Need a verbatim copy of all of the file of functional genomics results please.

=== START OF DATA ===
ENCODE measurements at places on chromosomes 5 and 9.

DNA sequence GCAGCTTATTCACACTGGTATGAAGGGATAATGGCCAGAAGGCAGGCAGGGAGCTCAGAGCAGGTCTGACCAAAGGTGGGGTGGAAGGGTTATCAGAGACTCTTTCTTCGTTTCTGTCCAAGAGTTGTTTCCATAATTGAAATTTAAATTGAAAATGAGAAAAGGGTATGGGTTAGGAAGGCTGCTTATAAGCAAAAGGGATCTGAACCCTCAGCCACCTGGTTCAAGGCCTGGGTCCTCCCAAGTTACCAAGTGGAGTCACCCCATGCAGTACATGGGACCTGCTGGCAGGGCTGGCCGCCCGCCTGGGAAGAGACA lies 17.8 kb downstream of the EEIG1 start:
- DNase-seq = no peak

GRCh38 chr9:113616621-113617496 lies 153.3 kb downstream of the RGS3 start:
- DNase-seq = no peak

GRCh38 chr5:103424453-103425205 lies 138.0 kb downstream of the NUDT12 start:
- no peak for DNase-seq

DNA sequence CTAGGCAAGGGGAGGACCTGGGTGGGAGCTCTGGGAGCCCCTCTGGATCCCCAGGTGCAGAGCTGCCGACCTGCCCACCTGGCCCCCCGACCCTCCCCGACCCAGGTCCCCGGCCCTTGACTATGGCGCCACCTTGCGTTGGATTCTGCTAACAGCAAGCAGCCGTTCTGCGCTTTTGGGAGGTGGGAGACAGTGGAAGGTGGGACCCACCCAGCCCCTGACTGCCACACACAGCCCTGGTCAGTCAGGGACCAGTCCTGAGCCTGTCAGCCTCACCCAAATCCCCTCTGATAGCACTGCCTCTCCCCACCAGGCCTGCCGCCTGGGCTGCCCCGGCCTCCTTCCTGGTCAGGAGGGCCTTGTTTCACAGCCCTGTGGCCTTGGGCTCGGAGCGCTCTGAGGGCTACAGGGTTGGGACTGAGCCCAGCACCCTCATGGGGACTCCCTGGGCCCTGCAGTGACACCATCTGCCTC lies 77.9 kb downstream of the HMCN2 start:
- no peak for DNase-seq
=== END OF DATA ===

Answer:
ENCODE measurements at places on chromosomes 5 and 9.

DNA sequence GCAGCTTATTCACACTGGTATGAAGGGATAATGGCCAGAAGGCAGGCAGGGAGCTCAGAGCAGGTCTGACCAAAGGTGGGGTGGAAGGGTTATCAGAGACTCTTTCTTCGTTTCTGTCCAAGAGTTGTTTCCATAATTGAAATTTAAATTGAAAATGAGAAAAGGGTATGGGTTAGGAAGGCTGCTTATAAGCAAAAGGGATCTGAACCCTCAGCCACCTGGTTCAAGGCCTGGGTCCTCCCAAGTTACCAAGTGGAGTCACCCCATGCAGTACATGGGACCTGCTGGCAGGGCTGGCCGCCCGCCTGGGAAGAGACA lies 17.8 kb downstream of the EEIG1 start:
- DNase-seq = no peak

GRCh38 chr9:113616621-113617496 lies 153.3 kb downstream of the RGS3 start:
- DNase-seq = no peak

GRCh38 chr5:103424453-103425205 lies 138.0 kb downstream of the NUDT12 start:
- no peak for DNase-seq

DNA sequence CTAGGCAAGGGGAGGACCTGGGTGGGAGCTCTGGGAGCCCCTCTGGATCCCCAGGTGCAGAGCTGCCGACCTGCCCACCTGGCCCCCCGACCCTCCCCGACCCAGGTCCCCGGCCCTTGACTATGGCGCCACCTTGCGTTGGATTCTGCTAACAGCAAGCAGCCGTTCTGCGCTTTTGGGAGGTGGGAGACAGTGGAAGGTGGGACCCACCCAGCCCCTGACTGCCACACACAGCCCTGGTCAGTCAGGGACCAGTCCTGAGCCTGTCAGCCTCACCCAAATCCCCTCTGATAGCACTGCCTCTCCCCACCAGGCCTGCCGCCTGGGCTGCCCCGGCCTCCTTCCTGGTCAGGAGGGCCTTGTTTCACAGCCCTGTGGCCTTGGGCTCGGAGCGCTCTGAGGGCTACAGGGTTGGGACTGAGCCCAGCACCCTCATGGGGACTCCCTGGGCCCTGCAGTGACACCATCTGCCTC lies 77.9 kb downstream of the HMCN2 start:
- no peak for DNase-seq